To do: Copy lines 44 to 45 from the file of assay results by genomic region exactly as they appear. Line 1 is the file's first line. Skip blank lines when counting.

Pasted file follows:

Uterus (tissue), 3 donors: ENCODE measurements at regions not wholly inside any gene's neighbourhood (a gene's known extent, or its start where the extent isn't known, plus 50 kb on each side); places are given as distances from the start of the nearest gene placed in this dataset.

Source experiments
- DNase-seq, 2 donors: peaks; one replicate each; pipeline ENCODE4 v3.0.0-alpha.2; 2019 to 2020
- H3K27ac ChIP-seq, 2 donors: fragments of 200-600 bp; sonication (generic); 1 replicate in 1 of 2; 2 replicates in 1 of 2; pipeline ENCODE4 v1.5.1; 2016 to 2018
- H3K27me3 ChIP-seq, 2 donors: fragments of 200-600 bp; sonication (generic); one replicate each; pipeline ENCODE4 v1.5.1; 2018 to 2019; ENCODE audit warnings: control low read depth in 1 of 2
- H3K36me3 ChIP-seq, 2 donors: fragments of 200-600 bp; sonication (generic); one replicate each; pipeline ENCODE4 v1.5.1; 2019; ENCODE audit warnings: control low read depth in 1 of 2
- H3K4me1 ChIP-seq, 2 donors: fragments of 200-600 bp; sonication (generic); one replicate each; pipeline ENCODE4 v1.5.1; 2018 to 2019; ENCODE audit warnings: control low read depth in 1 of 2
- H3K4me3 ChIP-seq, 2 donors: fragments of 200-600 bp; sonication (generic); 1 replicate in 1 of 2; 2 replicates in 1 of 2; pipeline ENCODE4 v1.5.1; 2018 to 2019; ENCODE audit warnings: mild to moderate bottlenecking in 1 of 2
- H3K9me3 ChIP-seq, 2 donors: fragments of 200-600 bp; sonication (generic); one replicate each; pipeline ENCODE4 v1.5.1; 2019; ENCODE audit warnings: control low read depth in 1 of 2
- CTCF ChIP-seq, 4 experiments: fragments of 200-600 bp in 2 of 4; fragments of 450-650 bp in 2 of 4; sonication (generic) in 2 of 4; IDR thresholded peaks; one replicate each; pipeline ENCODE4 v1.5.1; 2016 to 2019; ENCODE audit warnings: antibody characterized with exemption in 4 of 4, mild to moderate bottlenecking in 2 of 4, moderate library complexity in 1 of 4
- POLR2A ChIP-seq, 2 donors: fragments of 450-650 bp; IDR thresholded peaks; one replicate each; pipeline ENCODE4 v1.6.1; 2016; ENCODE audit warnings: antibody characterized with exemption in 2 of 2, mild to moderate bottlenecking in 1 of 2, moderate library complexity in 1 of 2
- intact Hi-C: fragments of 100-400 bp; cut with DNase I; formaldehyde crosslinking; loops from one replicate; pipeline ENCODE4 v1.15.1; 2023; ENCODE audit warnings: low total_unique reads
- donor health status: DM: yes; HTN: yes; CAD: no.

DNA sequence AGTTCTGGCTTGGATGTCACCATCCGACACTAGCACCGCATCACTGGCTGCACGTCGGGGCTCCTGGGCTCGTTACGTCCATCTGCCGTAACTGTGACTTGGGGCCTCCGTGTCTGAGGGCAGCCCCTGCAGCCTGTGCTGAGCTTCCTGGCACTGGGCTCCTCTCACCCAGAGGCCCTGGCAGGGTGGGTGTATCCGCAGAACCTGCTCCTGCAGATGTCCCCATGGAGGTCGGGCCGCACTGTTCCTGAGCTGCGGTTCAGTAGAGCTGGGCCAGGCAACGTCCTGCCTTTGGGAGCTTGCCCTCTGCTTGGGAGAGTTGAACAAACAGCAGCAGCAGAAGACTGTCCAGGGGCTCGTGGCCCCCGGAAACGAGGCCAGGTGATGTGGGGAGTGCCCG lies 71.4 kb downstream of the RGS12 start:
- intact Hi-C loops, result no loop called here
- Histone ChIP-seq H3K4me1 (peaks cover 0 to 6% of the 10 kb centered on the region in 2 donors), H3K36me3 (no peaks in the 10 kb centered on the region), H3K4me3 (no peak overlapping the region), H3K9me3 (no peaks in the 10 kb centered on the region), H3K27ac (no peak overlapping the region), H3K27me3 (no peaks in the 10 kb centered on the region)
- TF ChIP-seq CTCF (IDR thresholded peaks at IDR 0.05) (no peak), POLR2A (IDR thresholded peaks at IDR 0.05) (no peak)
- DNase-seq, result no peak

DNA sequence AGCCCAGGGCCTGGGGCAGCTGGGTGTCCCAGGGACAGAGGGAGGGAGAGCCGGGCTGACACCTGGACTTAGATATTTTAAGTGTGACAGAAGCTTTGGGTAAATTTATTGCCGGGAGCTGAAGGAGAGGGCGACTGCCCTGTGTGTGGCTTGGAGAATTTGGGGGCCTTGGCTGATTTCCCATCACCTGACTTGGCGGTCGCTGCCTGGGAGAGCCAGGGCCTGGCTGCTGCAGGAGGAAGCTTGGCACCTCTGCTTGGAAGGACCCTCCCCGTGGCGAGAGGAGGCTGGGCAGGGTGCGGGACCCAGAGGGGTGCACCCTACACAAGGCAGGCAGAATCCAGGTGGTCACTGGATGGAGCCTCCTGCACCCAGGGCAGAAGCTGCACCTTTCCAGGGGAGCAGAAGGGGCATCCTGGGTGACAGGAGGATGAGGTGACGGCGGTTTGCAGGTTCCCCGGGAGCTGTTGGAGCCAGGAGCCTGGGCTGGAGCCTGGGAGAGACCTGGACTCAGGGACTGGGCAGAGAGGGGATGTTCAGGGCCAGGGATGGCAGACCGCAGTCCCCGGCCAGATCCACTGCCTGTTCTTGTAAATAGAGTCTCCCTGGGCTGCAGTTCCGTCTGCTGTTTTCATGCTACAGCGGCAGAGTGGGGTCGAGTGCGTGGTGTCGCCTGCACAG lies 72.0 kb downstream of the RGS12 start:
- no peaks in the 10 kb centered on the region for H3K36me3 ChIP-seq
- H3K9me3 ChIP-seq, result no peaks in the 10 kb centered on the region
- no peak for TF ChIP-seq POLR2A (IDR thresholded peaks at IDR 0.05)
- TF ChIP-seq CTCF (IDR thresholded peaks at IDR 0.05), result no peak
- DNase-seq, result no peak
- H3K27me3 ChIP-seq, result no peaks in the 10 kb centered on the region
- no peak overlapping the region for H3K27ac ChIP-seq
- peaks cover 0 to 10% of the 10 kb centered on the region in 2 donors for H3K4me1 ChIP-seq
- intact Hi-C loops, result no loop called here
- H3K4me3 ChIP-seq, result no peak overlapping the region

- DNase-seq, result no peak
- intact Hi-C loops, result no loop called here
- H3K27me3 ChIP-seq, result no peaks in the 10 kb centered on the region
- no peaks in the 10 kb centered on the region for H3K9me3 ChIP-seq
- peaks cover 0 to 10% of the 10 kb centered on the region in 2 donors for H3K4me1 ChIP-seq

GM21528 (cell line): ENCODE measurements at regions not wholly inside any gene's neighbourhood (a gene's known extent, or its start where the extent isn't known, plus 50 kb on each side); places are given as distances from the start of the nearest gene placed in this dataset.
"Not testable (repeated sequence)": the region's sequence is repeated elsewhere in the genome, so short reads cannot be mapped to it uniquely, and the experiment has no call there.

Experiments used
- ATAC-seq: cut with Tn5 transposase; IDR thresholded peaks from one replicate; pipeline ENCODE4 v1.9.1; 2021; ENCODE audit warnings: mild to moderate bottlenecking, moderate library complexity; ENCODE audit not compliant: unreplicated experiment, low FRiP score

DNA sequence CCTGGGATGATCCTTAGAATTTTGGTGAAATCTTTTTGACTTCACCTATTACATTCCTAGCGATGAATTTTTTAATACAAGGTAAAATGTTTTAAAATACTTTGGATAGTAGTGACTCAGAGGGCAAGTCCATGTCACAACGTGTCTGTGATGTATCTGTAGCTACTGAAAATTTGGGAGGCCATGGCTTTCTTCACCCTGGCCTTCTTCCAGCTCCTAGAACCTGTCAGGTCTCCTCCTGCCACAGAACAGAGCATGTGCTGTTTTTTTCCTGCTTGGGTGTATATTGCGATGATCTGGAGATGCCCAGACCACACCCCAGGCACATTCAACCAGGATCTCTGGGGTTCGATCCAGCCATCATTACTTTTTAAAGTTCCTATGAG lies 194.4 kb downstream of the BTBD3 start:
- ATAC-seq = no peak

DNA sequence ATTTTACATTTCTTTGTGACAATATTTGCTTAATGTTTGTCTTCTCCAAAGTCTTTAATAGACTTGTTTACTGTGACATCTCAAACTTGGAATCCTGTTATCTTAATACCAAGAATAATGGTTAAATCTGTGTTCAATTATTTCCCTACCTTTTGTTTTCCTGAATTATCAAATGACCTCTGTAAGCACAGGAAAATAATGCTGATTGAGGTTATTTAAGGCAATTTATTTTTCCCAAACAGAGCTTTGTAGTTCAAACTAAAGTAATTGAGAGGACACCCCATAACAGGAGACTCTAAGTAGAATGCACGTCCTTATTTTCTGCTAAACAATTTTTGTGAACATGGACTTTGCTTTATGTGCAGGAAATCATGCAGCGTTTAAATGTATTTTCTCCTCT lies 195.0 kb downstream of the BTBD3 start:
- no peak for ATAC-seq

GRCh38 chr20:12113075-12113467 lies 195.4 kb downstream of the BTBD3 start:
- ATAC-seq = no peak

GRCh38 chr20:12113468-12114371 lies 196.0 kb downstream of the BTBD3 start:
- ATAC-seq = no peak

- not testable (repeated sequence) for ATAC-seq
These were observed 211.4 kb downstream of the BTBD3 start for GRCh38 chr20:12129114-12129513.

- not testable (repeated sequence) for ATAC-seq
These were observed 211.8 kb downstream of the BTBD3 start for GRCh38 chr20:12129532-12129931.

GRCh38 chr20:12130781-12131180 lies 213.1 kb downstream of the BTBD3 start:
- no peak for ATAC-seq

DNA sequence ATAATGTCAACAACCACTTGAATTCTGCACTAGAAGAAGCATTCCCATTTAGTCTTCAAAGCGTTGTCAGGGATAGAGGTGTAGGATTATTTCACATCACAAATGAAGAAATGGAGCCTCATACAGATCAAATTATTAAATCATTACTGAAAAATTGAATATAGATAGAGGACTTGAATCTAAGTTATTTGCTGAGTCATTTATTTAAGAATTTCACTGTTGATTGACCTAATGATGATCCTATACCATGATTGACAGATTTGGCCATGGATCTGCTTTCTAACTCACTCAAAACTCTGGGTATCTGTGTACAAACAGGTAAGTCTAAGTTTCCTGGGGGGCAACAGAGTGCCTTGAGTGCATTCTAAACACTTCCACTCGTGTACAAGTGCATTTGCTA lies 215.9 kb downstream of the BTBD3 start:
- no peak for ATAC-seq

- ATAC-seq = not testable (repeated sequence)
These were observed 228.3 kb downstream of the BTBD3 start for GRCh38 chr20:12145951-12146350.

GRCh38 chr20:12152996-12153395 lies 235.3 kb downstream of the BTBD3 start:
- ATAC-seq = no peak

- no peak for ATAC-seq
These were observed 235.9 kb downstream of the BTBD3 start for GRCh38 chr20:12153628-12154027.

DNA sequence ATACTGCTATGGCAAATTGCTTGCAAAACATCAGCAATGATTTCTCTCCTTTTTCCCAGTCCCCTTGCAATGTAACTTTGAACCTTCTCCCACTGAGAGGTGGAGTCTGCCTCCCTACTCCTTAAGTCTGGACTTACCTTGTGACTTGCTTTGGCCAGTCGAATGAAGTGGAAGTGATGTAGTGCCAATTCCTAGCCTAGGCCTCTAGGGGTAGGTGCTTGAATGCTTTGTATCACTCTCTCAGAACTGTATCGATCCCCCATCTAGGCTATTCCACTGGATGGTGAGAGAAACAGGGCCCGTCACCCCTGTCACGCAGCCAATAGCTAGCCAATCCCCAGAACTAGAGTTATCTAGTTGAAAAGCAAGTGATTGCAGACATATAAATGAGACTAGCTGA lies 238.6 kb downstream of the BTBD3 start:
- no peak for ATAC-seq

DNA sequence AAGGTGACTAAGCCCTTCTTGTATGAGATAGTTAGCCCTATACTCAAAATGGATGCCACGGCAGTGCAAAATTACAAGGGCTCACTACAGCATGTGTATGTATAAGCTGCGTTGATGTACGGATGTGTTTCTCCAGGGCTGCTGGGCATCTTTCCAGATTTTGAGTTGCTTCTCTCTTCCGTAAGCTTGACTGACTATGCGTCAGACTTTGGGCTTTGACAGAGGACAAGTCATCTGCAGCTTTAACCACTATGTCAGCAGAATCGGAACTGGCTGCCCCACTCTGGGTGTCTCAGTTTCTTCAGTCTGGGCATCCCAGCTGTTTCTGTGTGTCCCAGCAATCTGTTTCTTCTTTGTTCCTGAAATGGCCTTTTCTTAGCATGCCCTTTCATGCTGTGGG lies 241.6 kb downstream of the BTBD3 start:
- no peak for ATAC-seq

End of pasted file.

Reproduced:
- ATAC-seq = no peak

GRCh38 chr20:12113468-12114371 lies 196.0 kb downstream of the BTBD3 start: